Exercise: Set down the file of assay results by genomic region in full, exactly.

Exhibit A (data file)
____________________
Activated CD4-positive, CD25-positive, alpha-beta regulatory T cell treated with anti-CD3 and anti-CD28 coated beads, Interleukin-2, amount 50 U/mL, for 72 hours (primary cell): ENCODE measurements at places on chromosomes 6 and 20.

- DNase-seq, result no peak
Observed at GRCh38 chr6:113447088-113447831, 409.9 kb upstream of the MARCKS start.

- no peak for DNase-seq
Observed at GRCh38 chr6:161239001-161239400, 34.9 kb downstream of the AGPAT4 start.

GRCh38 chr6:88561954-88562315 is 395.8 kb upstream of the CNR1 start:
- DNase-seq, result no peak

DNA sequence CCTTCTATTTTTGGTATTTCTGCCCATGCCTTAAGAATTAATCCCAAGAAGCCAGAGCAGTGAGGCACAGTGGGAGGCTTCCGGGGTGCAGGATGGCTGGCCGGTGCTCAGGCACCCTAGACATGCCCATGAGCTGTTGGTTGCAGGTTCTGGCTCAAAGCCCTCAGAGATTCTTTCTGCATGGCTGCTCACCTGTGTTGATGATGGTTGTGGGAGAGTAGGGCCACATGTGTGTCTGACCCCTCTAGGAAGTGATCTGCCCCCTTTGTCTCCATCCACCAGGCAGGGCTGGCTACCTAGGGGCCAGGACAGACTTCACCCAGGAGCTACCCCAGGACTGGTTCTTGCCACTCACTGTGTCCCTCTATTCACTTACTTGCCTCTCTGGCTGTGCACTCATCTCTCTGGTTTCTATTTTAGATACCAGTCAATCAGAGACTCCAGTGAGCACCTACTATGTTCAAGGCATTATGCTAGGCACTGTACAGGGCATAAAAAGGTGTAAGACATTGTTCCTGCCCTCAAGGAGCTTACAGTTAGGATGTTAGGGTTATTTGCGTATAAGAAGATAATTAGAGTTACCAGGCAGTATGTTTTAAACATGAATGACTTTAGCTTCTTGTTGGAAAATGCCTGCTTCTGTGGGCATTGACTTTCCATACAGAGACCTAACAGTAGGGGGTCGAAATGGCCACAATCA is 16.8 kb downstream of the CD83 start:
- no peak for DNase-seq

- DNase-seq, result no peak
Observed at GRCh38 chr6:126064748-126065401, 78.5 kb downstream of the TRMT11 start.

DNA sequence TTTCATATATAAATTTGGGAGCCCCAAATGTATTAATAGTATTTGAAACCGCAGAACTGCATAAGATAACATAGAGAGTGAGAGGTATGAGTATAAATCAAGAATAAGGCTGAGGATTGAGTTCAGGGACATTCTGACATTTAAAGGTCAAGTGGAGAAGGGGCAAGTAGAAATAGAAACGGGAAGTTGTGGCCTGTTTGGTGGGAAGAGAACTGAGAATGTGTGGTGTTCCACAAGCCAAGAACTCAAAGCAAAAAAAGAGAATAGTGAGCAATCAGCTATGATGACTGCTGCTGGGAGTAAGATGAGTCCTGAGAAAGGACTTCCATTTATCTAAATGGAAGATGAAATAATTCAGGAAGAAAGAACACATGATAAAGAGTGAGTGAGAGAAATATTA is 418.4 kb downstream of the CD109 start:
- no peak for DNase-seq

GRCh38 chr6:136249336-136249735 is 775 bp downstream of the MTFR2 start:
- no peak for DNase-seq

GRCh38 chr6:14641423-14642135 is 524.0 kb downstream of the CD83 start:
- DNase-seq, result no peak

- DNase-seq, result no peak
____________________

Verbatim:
Activated CD4-positive, CD25-positive, alpha-beta regulatory T cell treated with anti-CD3 and anti-CD28 coated beads, Interleukin-2, amount 50 U/mL, for 72 hours (primary cell): ENCODE measurements at places on chromosomes 6 and 20.

- DNase-seq, result no peak
Observed at GRCh38 chr6:113447088-113447831, 409.9 kb upstream of the MARCKS start.

- no peak for DNase-seq
Observed at GRCh38 chr6:161239001-161239400, 34.9 kb downstream of the AGPAT4 start.

GRCh38 chr6:88561954-88562315 is 395.8 kb upstream of the CNR1 start:
- DNase-seq, result no peak

DNA sequence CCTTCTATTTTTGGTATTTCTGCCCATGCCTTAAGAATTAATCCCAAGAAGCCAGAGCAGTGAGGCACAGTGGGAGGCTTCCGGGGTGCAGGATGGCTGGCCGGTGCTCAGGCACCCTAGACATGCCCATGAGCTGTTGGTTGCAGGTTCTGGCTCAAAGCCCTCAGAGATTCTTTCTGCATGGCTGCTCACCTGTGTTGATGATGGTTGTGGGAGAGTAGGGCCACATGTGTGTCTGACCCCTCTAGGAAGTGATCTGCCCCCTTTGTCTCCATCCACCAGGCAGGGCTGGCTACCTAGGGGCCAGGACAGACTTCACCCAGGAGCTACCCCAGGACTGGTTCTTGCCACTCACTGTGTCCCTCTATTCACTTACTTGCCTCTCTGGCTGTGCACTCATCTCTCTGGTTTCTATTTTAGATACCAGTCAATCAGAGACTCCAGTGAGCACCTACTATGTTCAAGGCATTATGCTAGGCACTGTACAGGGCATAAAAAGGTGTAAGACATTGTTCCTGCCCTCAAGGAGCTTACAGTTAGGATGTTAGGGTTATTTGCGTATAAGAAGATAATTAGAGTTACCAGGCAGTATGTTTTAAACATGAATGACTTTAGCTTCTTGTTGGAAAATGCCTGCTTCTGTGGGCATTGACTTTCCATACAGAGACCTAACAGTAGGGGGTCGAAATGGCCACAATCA is 16.8 kb downstream of the CD83 start:
- no peak for DNase-seq

- DNase-seq, result no peak
Observed at GRCh38 chr6:126064748-126065401, 78.5 kb downstream of the TRMT11 start.

DNA sequence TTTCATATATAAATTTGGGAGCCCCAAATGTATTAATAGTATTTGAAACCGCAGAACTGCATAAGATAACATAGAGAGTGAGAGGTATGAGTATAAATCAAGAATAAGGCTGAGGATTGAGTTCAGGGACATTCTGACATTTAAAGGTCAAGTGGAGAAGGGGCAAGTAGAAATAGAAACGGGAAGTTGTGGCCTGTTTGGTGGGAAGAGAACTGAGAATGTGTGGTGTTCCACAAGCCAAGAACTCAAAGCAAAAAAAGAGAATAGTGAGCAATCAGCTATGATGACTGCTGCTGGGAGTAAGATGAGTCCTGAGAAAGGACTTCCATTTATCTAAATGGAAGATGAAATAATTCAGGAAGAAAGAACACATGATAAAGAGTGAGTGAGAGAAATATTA is 418.4 kb downstream of the CD109 start:
- no peak for DNase-seq

GRCh38 chr6:136249336-136249735 is 775 bp downstream of the MTFR2 start:
- no peak for DNase-seq

GRCh38 chr6:14641423-14642135 is 524.0 kb downstream of the CD83 start:
- DNase-seq, result no peak

- DNase-seq, result no peak